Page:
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Agency leaders should listen more, act on employees’ reentry feedback

Agencies have conducted town halls, held listening sessions and distributed surveys on return-to-office plans, but beyond listening, leaders should include employees’ feedback in actions.

Close to half of employees said leaders are not listening to their concerns or questions on office reentry in an exclusive Federal News Network online survey.

Leaders are “hearing but not listening,” one respondent wrote.

“Listening isn’t the same as acting on or responding to,” another wrote.

These are just a...

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Agencies have conducted town halls, held listening sessions and distributed surveys on return-to-office plans, but beyond listening, leaders should include employees’ feedback in actions.

Close to half of employees said leaders are not listening to their concerns or questions on office reentry in an exclusive Federal News Network online survey.

Leaders are “hearing but not listening,” one respondent wrote.

“Listening isn’t the same as acting on or responding to,” another wrote.

These are just a few of the responses Federal News Network received after asking a series of questions about agencies’ return-to-office plans.

One survey participant added: “They are hearing us, and I think to a certain extent they seem sympathetic, but they don’t seem to be wavering from their plans for us to return to the office despite two years of evidence showing we don’t need to report to the office in order to do our jobs well.”

Federal News Network collected 3,279 responses, with 72% saying they worked for a civilian agency, 15% working in the Defense Department and the rest in the intelligence community (FNN removed those who identified as retired workers from the data pool).

With many employees wanting maximum telework to continue, more than half of survey participants said they were dissatisfied with how their agencies are conducting return-to-office plans. That dissatisfaction creates a ripple effect.

“Productivity levels were at an all-time high while in a remote posture mainly because there were no extended commutes and traditional office-related distractions. Since returning, productivity has dropped, morale has dropped and motivation has dropped. Unfortunately, we have also lost several employees to other employers who have offered a full-time remote position,” one employee wrote.

During the last two years, many employees said the pandemic showed they can continue supporting their agencies’ missions while working remotely. The responses varied across the board, but many said that flexibility, the lack of a commute and limited distractions actually made remote work more productive than in-office work.

“If anything, the government is getting more hours and productivity out of the federal workforce since they do not have to worry about [things like] long commutes or leaving for family events. More flexibility equals a greater willingness to produce at the highest levels,” a respondent wrote.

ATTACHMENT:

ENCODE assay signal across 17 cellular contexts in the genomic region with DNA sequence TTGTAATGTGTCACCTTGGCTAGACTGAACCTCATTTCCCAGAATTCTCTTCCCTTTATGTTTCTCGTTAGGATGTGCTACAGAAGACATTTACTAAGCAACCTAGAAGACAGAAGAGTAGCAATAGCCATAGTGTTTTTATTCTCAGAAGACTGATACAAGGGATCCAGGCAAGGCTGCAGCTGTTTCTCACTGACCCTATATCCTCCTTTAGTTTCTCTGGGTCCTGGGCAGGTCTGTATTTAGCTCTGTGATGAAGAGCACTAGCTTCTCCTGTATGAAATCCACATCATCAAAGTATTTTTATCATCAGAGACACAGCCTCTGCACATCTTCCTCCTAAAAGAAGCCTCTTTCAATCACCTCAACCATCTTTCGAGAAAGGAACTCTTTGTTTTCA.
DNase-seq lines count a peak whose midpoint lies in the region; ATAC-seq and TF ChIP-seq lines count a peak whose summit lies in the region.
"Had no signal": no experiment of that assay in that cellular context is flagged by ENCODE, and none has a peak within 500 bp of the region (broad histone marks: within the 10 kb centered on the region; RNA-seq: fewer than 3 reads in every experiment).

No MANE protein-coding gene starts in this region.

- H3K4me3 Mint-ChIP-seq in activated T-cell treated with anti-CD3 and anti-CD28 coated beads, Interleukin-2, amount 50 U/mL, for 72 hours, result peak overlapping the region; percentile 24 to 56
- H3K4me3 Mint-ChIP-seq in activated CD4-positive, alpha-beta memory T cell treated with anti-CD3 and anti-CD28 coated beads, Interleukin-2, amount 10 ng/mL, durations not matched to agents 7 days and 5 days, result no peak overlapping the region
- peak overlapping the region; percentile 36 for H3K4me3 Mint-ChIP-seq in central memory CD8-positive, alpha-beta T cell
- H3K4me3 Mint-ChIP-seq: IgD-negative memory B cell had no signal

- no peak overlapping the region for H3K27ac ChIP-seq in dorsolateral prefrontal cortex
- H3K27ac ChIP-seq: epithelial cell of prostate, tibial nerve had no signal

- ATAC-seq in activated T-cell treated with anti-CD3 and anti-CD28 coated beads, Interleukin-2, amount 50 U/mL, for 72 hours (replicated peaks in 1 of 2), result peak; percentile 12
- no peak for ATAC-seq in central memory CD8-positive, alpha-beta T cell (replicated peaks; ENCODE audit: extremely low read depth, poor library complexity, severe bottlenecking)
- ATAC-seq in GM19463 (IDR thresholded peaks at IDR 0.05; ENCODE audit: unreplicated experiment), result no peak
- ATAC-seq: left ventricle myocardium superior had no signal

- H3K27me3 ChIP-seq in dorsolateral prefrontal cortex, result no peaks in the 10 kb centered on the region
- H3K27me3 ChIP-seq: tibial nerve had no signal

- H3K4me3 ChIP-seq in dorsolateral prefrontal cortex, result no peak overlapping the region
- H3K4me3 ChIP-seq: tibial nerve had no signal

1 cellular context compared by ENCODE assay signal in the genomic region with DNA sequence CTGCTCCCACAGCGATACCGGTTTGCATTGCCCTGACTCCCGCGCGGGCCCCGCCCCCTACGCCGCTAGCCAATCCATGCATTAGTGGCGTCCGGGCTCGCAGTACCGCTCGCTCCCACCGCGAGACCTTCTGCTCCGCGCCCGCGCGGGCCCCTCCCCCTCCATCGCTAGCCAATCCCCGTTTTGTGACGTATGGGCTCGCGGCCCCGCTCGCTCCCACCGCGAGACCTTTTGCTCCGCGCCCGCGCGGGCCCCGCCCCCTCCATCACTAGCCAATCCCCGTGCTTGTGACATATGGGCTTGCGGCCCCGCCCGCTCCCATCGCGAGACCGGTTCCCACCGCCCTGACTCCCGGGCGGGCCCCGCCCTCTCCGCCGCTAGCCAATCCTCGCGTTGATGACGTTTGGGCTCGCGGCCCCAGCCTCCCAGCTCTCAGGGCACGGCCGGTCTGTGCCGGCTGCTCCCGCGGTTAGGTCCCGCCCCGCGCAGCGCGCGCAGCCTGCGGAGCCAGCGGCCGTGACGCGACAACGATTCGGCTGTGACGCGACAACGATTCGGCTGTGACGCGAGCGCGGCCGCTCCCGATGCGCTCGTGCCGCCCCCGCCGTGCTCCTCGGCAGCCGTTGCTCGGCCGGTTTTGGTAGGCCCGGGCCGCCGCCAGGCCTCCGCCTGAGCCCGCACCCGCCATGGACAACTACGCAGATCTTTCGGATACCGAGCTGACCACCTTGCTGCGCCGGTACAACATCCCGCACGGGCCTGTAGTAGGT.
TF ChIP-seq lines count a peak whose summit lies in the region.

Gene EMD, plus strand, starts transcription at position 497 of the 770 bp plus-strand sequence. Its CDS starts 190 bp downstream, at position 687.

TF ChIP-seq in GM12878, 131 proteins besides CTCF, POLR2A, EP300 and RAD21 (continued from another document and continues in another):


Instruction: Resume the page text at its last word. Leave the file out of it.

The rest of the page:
More telework means higher productivity

Many employees said they want agency leaders to make return-to-office plans that maximize telework for all positions that allow it.

More productivity, better work-life balance and higher employee satisfaction were common factors for many employees throughout the pandemic, the survey showed.

“The past two years have proven my position can be full-time remote without any impact to my organization’s mission,” one employee wrote.

Telework often limits distractions, employees said. In fact, more than half of survey participants said their productivity decreased when they were working in the office.

“One hundred percent of my work can be done remotely via telework. My productivity goes down when I’m in the noisy cubicle world of my office space. It’s impossible to have a professional phone call or present via Teams on the days I’m in the office due to all the background noise,” one respondent wrote.

Some, though, said they feel isolated and unsatisfied working remotely. One employee who recently joined the federal workforce said remote work was not helpful.

“As a newer federal employee, I do not feel like I have been well served by the virtual environment,” the respondent wrote.

It’s not just newer federal workers who said they like the idea of returning to the office. Several survey participants said in-office work was positive for them.

“I like face-to-face communication and wouldn’t mind more at office work, but I have also come to appreciate the flexibility and simplicity of working at home,” one respondent wrote.

“I believe two to three days at physical location and two to three days telework is ideal,” another wrote.

Overall, though, many survey participants said productivity was highest when they worked remotely.